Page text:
In Ethiopia, because of the constitution is not enough and institution of federal-states intergovernmental relations  is  necessary,  Ministry  of   Federal   Affairs   is  established. And the assessment of this institutional effectiveness through mentioned principles starting from its nature to practice shows that it is not adequately effective, if not limited to some states as far as its mandate of coordinating and creating partnership intergovernmental relations between federal and states are concerned.
 
Generally speaking, there is no practical institution of federal-states intergovernmental relations in Ethiopia (Assefa, 2013). As stated elsewhere federal-states intergovernmental relations are inevitable and it is true also in Ethiopia. Now, it is prudent to determine to what extent the constitutionally given autonomy of states can be protected in the absence of effective institution that shape and manage these relations. To put in simple words, the absence of effective institution of federal-states intergovernmental relations leads the inherent federal-states intergovernmental relations to be informal than formal, party channel than institutional. And if all these are so, in the existence of federal-states intergovernmental relations which takes place in vacuum, meaning that in the absence of practical institution, the constitutionally given autonomy of states is influenced in the cover of both orders relations. There are federal executive institutions dominations over state bureaus which can be validated through the practice in which federal ministry plan and organize meetings as well as conferences by their own and latter let states to participate on it for its implementation. Thus, reader has to know that the existence of institutional gap in federal-states relations that has its own contribution in weakening autonomy of states. This is so, because, it is due to lack of institution that states could not able to establish forums for negotiation as well as bargaining with the federal government (Assefa, 2013).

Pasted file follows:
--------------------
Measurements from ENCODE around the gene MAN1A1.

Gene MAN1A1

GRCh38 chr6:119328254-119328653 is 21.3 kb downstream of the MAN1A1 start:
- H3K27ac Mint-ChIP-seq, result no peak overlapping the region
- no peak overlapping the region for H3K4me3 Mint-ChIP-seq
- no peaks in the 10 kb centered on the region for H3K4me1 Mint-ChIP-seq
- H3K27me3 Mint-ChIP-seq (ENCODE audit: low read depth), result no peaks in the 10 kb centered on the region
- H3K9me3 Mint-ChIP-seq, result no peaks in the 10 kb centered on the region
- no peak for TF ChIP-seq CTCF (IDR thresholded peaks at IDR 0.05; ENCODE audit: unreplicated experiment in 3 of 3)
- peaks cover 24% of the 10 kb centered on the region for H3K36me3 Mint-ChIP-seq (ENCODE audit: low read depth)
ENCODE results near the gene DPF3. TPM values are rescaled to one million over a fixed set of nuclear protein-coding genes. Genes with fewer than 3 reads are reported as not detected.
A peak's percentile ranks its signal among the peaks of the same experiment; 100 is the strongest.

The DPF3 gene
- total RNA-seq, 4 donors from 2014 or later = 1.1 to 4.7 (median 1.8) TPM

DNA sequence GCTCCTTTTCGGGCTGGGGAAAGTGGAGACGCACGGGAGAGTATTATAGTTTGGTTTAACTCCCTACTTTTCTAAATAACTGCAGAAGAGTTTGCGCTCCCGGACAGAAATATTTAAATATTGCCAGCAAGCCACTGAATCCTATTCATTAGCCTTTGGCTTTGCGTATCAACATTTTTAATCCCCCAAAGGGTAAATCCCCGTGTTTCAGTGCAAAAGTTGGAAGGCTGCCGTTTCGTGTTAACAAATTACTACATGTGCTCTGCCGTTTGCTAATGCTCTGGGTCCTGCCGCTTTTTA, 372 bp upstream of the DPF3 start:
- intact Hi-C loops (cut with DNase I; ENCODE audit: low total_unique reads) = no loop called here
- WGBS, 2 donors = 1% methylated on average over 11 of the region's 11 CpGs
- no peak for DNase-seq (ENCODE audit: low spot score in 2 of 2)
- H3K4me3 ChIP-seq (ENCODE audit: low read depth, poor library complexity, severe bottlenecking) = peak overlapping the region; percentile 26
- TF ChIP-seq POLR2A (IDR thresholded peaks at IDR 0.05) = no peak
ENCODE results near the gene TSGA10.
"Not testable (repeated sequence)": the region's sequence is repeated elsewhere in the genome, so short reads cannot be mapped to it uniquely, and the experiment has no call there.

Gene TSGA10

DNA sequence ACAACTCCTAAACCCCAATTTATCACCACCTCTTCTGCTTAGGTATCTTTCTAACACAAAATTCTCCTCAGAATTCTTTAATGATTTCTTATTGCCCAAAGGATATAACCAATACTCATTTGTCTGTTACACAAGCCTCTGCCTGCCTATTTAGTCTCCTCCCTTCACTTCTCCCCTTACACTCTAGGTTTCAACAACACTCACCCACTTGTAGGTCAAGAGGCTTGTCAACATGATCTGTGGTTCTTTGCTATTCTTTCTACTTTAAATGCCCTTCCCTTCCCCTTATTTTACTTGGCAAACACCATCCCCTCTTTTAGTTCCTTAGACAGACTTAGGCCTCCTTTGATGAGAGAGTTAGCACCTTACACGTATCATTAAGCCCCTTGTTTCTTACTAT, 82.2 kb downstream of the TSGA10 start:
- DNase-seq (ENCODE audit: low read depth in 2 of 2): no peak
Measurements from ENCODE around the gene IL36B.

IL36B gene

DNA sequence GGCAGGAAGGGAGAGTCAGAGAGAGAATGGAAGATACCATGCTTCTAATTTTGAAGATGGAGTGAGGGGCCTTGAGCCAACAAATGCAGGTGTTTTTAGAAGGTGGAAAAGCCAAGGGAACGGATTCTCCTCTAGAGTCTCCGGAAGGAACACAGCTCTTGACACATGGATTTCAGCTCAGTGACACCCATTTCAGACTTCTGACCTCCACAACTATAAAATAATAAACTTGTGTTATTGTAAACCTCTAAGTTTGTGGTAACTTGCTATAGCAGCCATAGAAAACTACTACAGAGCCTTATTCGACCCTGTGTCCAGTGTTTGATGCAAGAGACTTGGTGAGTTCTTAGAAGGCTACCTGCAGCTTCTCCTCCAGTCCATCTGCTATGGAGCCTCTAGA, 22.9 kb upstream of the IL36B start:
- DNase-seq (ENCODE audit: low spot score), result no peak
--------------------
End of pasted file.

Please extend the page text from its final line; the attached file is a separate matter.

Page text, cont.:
Federal-state relations under dominant party system 
 
Political party is one determinant factor of federal-states intergovernmental relations nature, and discussion of political parties exert significant influence on the ability of state governments in federal systems to shape their own destinies in the process of their relations with federal government is clearly made. Whether the party organization is centralized or decentralized it has crucial effects on the relationship between federal and state orders of government. There are writers (William, 1964) who argue that the federal relationship is centralized according to the degree to which the parties organized to operate the federal government control the parties organized to operate the constituent governments and this amounts to the assertion that the proximate cause of variations   in   the   degree    of    centralization    in    the